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Every morning, I take one of two paths to my ride to work.  The first is a calm walk through a zigzag of alleyways.  This feels like a small neighborhood tucked away into the city.  These alleys close in so tightly at some spots that there is not enough room for the ever-present Bangkok motorbikes to get around.

The other route is following the main streets to the intersection of two of the major roads in Bangkok.  Under construction for 2 years before I ever arrived in this city, this crossing was dubbed the “Intersection of Death” by several coworkers.  Traffic backups and unpredictability lent a lot of truth to this title.

Recently, the construction of an underpass beneath the intersection has relieved the vast majority of traffic in all directions and made crossing a much more feasible and safe option.  Enough so that these wicker men felt comfortable wheeling themselves straight through the Intersection of Death.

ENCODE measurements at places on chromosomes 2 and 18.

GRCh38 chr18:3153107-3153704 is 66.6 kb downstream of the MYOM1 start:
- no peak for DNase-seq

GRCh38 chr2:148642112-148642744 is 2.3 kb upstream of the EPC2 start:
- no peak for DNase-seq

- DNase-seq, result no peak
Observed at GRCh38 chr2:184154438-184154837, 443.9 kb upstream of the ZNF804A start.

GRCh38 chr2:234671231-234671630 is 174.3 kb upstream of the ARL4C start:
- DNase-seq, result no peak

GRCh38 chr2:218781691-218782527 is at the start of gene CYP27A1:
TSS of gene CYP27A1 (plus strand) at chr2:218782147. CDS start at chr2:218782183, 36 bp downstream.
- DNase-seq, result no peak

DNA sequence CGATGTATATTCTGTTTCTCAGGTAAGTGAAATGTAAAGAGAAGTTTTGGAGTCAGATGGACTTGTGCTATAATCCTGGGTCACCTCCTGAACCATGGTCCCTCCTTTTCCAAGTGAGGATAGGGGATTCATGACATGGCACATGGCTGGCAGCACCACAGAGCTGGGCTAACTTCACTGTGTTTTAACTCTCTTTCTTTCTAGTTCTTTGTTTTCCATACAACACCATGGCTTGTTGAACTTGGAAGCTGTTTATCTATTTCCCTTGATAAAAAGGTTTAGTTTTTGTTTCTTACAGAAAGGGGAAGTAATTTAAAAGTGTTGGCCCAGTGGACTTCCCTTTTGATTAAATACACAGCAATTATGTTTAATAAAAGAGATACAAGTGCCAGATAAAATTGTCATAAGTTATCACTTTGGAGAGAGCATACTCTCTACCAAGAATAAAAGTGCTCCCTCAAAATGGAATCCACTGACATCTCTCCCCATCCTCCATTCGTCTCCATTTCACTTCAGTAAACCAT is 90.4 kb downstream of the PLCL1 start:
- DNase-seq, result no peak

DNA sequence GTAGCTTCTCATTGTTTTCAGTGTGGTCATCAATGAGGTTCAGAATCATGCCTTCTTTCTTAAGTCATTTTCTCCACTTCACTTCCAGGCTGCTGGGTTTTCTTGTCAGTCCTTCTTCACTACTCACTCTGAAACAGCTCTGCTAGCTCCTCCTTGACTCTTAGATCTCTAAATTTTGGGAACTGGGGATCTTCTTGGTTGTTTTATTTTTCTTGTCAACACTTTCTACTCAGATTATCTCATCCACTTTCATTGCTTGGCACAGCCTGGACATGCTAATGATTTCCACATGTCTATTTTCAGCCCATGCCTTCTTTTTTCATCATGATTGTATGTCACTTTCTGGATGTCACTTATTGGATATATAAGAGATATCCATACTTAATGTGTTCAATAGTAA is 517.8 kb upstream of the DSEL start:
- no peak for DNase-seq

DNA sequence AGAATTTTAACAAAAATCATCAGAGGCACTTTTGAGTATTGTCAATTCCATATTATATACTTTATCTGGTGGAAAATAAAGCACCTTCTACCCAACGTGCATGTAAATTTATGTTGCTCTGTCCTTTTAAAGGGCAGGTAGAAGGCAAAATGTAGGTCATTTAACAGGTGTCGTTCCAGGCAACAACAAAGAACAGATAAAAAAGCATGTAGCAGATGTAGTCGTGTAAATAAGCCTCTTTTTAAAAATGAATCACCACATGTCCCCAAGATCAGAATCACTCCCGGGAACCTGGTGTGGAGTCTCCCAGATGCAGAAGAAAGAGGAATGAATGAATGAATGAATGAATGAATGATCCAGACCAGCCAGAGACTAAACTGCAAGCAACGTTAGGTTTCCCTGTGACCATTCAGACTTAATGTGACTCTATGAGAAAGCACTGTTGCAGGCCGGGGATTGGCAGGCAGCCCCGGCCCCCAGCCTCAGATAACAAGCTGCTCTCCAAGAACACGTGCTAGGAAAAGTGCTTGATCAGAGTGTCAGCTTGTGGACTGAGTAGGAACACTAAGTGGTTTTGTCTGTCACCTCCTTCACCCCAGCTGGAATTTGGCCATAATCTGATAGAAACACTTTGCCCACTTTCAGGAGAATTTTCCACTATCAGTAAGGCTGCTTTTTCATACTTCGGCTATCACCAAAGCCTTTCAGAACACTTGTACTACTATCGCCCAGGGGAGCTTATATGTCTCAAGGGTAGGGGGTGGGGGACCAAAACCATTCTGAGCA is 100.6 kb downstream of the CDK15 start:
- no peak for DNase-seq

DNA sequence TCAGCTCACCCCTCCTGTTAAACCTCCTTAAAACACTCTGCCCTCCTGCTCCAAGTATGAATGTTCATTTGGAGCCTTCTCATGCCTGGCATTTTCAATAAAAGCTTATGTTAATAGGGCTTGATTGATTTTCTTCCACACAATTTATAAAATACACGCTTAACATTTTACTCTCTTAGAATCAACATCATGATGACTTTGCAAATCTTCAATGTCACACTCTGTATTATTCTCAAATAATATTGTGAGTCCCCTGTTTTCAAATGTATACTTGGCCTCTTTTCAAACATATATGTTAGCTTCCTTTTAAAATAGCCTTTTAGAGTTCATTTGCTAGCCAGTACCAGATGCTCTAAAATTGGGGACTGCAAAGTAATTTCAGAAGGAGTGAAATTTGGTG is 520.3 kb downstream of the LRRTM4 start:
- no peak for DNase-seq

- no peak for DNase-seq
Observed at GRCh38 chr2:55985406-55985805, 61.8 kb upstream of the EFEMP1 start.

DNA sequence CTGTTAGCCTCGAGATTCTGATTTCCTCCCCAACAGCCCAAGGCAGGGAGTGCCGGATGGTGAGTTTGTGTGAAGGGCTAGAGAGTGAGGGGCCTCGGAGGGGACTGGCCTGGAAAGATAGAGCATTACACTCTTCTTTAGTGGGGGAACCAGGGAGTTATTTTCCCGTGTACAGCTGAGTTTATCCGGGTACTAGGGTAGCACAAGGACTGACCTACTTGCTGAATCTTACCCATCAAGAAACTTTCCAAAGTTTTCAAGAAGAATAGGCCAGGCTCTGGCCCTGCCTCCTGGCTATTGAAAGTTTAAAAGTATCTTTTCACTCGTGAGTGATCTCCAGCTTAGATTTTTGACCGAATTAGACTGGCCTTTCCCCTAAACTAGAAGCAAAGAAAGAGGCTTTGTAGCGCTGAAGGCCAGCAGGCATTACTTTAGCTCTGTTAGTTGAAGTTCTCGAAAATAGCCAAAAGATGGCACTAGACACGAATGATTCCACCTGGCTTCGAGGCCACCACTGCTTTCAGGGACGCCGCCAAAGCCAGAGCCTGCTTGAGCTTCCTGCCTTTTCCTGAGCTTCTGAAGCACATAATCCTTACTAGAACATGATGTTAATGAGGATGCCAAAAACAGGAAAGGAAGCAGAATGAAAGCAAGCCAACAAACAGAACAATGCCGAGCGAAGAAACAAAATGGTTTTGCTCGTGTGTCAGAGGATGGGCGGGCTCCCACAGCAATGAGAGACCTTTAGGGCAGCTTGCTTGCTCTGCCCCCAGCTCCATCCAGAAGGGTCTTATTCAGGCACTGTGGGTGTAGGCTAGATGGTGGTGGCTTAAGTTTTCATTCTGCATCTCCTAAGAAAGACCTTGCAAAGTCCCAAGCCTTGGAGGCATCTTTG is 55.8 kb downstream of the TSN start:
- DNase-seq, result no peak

Benjamin Williams

Hi all, my name is Ben. I’m a native Michigander with a passion for human culture and new places, and more than that, new experiences. I have degrees in archaeology and writing, pursuing a career in the latter. However, I never quite lost that fascination for archaeological theory. For the past 11 years, I’ve been living and travelling between Asia, Europe, and North America, documenting ancient sites and the peoples who built them, and then adapting them into practical archaeological travel information at

What are your thoughts?

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